I also had several staff say to me, “Oh, sustainability isn’t even in my list of top five concerns for the school district.” That was frustrating, especially because as a student, you rely so much on the staff. It’s not like I can get a resolution passed by myself, so I had to work around other people’s schedules, which was the frustrating part because I couldn’t control that.

When did the sustainability resolution officially pass?

It passed in March 2021, unanimously. It was still during COVID so I didn’t get the chance to sit at the school board meeting, but I was so excited to find out that it passed!

Do you think there’s room to grow at high schools, as far as sustainability goes?

Every single school district should have a sustainability resolution. That’s part of why I created the Dane County Youth Environmental Committee. Districts can have a lot of ideas, but if you don’t write it out, there’s no accountability.

Is there a piece of advice that you remember vividly?

When I was a high school representative for the city of Middleton Sustainability Committee, I remember Ms. Weitzel, a retired teacher, said: “No matter what you do, I’m sure you will make a really positive impact. You don’t have to feel pressured to stay in one path because everyone’s recognizing you.” 

Sometimes I feel pressured to stick to sustainability since I’ve been recognized for it already, but hearing her say that reminded me that I will make a positive impact no matter what career I go into.

So where are you headed now? And what other interests do you want to explore?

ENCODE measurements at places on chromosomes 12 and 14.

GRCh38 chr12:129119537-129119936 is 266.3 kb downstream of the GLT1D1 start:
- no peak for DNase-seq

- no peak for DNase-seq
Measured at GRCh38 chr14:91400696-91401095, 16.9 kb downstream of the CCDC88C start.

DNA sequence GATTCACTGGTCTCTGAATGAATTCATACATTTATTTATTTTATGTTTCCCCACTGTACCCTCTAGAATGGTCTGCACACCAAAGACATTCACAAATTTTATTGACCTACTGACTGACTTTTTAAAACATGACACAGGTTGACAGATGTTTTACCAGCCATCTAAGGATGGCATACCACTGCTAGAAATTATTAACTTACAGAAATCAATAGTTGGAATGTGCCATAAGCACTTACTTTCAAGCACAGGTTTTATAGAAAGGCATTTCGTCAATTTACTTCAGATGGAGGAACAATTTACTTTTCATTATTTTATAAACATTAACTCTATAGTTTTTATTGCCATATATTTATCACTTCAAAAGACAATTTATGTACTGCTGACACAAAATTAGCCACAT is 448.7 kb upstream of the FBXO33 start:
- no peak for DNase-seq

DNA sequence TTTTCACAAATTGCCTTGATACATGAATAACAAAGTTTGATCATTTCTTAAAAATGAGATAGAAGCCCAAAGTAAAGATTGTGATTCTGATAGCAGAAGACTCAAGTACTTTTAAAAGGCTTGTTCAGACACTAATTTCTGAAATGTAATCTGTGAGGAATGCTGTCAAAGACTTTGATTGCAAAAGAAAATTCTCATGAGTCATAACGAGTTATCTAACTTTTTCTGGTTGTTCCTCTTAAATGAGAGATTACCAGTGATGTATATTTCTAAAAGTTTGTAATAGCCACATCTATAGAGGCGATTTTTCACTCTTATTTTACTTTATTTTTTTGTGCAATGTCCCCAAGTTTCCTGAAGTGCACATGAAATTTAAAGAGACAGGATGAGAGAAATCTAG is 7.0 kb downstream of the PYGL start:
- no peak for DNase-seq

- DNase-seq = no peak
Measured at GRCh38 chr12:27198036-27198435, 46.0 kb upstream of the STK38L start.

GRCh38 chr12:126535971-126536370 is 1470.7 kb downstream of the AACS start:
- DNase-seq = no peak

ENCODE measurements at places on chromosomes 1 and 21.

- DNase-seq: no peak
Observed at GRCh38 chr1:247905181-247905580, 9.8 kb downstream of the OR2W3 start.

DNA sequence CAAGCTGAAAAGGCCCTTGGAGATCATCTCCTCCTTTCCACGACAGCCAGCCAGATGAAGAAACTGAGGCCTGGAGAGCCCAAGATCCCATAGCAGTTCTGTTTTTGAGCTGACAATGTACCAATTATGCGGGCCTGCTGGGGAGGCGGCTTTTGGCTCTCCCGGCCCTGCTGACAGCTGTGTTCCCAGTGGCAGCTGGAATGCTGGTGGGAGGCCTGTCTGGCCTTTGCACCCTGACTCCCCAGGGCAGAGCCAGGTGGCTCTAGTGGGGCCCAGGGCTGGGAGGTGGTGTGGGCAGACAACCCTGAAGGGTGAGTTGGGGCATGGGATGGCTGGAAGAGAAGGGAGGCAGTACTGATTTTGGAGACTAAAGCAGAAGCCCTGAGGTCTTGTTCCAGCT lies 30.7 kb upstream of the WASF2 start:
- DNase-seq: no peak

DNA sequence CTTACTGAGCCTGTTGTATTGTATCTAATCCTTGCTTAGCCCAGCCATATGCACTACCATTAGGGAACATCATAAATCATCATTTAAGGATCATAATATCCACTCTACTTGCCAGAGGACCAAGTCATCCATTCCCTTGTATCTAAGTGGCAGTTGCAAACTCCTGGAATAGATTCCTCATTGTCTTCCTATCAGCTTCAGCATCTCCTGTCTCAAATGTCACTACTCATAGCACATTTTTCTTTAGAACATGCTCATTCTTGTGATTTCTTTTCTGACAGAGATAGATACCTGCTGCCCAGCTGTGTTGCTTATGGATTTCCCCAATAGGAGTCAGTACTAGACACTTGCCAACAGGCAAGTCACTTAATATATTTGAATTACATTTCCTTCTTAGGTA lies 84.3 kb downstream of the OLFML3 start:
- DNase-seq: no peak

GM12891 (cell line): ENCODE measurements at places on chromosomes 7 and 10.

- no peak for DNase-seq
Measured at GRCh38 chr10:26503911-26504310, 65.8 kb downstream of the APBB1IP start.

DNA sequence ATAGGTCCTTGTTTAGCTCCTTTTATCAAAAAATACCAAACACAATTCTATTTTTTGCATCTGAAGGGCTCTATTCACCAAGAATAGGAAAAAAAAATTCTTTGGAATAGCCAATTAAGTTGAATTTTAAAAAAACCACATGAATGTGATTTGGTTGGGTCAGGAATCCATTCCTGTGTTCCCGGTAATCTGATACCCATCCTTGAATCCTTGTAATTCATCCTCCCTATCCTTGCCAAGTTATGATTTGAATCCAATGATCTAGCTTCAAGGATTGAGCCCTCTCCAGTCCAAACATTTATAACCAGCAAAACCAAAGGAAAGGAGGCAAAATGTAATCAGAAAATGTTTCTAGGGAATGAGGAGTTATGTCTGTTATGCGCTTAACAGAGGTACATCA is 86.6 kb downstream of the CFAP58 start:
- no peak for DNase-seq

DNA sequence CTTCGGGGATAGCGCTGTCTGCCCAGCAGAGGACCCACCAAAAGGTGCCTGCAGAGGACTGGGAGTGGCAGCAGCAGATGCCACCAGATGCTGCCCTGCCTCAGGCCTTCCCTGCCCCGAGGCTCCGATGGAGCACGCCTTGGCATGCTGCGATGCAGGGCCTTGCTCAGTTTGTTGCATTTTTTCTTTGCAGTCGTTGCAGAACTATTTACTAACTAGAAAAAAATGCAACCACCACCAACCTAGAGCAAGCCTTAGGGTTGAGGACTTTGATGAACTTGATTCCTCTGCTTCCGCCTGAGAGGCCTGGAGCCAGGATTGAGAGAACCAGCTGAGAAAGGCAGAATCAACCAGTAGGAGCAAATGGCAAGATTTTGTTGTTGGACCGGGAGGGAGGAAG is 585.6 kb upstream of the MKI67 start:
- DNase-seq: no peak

I’m attending Yale University in the fall to double-major in economics in environmental studies. My dream is to go to law school, and I’d love to work for the Environmental Defense Fund or the drastically underfunded Environmental Protection Agency. I’ve been inspired by policymakers, so I want to work on sustainability policy.

If you could change one sustainability mindset, what would you try to change?

Oh, this is too easy! A lot of people say, “Oh, the planet is already going to waste, there’s nothing I can do.” I would try to change that mindset. It’s really frustrating because it’s the reason why nothing gets done.

Are there ways for people to jump in and get involved in sustainability, especially if they don’t have much time?

No matter how busy you are, you can still think about sustainability. That extra step of thinking is what really makes a difference. You don’t have to spend hours upon hours volunteering or doing anything like that, you just need to think a little more and make conscious decisions whenever you buy anything, use something or waste something. Just think about what your impact is.

Do you have any advice for any sustainability advocates who are in high school and looking for ways to get involved?

Get involved with a local environmental organization! That’s number one, whether it’s within your school, it’s in your school district or you start your own. There’s usually someone you can represent or a school, city or county board that needs a youth voice.

Why do you think it’s important for people to stay focused on climate change when there are tons of other big world issues?

Climate change will be irreversible in 10 years, according to the United Nations, so I think that, more than anything, should be at the front of our minds. It needs to be a priority and be on every single politician’s to-do list.

Does it ever get to be a little overwhelming thinking about climate change?

Sometimes, but I stay focused on what I can do. For example, I just turned 18, so I can vote for people who believe in climate change and people who care deeply about the environment. I can also get involved with sustainability organizations. When you look at climate change as a whole, it’s just too overwhelming. It’s better to focus on your sphere of influence and what you can do.